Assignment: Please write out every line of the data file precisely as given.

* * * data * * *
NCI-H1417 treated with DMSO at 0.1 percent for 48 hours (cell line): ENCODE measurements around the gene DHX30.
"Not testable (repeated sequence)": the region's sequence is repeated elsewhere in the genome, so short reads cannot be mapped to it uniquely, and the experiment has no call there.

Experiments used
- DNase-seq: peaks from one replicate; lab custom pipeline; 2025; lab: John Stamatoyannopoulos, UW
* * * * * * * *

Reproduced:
NCI-H1417 treated with DMSO at 0.1 percent for 48 hours (cell line): ENCODE measurements around the gene DHX30.
"Not testable (repeated sequence)": the region's sequence is repeated elsewhere in the genome, so short reads cannot be mapped to it uniquely, and the experiment has no call there.

Experiments used
- DNase-seq: peaks from one replicate; lab custom pipeline; 2025; lab: John Stamatoyannopoulos, UW